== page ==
The British website, www.spiked-online.com, sees the ruling this way:

“Today’s Supreme Court ruling is a vile assault on the democratic order. In finding that Boris Johnson’s proroguing of parliament was unlawful, and that parliament is not prorogued, the 11 justices have made an explicitly political decision in favour of the Remainer elite. They have taken sides. Ignore the utterly unconvincing pleas of the Remainer fanatics who brought this case, all of whom robotically insist that this is not a political decision, just a legal, constitutional one. No one is buying that. This was a decisively political act by 11 unelected judges who have taken sides against the government of the day, and this opens up a new, dark era in British political life.

“This judgement is a disaster for law and for politics. It’s bad for law because it will convince many more people that the law has become a political instrument, wielded by the wealthy to achieve openly political ends that they failed to achieve in the public, democratic sphere. And it is bad for politics because it points to the formation of a new politicised but untouchable elite which has power over the entire nation and everyone in it. That should terrify anyone who believes in real democracy. When the Daily Mail accused judges of behaving like enemies of the people, the Remainer elites went into meltdown. Our message to them today is clear: if you don’t want to be called an enemy of the people, stop behaving like one. https://www.spiked-online.com/2019/09/24/a-tyranny-of-judges/

A collection of BBC commentary can be found here: https://www.bbc.com/news/uk-politics-49810261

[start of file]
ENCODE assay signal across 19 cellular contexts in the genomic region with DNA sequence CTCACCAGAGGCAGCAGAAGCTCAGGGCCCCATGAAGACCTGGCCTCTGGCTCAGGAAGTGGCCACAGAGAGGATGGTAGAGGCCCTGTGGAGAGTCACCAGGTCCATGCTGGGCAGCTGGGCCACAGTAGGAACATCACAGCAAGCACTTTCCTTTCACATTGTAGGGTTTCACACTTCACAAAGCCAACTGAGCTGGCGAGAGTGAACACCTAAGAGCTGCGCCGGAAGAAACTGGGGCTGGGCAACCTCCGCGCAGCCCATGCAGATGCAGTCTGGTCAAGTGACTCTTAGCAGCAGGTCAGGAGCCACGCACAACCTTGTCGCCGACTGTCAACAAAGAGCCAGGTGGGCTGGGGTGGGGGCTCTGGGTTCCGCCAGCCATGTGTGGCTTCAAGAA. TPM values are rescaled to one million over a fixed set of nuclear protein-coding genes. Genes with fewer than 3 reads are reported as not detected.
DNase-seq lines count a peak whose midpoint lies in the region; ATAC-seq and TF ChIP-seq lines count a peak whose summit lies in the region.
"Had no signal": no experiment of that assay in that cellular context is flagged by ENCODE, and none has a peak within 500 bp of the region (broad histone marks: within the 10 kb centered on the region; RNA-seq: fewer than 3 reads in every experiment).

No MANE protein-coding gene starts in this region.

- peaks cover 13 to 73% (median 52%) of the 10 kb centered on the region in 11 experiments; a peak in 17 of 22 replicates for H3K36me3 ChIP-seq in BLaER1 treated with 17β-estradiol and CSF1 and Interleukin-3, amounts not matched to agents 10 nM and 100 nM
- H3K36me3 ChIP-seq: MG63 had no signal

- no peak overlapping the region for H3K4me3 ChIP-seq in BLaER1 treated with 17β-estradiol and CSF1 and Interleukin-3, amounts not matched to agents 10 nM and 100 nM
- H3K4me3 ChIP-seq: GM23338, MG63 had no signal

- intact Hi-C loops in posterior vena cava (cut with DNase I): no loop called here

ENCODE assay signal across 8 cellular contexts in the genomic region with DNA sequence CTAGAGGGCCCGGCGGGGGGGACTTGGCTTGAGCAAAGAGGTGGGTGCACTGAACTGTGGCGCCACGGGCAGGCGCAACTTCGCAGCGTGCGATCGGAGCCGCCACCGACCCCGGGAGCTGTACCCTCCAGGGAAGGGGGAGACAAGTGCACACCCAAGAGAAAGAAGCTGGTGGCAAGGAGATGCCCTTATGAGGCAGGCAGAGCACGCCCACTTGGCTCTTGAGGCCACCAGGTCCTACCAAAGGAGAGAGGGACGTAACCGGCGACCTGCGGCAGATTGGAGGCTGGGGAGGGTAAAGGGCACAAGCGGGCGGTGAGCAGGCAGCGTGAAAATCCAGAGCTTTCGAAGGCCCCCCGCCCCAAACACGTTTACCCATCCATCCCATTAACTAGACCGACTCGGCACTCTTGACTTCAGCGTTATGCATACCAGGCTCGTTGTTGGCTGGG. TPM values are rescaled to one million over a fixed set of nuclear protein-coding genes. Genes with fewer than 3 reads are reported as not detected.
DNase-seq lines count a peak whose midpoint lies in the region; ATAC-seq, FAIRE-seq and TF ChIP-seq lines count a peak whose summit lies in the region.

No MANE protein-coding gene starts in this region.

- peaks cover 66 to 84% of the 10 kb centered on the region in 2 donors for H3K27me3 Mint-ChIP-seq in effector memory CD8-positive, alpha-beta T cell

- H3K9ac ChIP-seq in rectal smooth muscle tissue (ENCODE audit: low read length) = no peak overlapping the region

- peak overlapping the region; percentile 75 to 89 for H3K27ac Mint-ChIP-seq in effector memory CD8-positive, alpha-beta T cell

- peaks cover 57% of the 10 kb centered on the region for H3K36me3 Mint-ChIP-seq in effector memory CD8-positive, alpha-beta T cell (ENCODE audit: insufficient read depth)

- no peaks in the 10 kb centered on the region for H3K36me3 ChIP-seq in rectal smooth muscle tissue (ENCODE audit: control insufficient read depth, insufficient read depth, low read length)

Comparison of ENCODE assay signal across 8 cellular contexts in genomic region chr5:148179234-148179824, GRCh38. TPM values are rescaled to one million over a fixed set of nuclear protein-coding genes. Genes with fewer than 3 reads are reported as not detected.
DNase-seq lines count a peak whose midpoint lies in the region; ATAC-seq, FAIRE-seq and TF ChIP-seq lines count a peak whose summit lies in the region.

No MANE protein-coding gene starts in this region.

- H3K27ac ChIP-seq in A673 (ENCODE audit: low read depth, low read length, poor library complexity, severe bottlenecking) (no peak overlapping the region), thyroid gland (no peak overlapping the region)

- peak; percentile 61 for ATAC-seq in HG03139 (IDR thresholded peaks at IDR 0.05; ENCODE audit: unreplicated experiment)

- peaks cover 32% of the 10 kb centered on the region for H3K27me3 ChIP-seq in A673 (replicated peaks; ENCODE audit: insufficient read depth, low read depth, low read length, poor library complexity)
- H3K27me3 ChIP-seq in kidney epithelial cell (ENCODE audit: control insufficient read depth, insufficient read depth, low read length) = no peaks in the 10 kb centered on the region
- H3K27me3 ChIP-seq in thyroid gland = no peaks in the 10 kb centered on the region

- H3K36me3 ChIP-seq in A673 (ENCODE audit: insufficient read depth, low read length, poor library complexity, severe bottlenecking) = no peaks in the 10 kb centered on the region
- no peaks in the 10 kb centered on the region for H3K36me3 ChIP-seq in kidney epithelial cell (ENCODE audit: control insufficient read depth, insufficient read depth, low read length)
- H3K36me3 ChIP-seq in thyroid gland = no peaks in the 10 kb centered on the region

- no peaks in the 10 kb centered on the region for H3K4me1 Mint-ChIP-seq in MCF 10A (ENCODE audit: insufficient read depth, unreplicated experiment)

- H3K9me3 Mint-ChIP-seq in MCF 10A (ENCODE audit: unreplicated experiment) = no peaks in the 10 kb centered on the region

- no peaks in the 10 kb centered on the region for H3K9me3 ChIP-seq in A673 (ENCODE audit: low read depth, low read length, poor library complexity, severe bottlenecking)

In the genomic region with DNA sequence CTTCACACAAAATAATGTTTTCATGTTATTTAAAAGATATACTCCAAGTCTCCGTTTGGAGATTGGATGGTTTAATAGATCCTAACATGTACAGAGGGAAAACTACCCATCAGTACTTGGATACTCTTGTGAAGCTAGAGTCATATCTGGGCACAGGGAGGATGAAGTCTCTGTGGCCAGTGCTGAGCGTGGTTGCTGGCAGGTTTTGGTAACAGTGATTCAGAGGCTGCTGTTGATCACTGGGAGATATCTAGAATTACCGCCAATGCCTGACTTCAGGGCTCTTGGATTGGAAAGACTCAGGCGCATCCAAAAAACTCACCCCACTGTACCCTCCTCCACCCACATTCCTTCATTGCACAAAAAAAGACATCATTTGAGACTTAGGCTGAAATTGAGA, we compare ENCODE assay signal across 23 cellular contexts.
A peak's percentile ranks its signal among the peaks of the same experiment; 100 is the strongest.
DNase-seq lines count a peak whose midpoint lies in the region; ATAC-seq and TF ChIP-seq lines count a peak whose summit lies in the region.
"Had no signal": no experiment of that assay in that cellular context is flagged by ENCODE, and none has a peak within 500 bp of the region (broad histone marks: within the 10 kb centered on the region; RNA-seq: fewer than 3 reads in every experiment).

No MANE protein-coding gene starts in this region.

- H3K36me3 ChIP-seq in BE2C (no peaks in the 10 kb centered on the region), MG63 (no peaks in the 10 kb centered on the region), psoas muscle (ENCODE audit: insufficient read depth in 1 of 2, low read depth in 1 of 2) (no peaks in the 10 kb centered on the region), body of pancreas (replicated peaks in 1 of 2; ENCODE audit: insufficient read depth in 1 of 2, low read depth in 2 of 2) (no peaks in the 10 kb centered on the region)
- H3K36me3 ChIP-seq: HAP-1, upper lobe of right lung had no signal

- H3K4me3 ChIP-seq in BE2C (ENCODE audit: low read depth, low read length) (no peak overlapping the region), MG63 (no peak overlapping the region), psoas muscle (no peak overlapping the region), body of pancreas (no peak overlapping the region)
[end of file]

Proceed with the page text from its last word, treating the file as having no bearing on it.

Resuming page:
Legal authorities will disagree as to whether the court saved democracy or destroyed it.

I would say the court destroyed democracy, because the court consciously ruled against the majority of the people who voted to exit the EU.  And most certainly, the court asserted its authority to be higher than that of Parliament.  I am not an expert on this matter, but from what I do know, however much or little it is, the function of the British Supreme Court is to rule on the constitutionality or lawfulness of laws that Parliament passes, not on the lawfulness of Parliamentary procedures.

I would not be surprised if former PM May was well paid by Washington to stall Brexit for three years, and I would not be surprised if Johnson’s suspension of Parliament was an orchestration designed to sink Brexit.  British prime ministers are well rewarded for serving Washington’s interest rather than the interest of the British people.  Consider Tony Blair who enabled Washington’s invasion of Iraq, for example, whose current net worth is $76 million.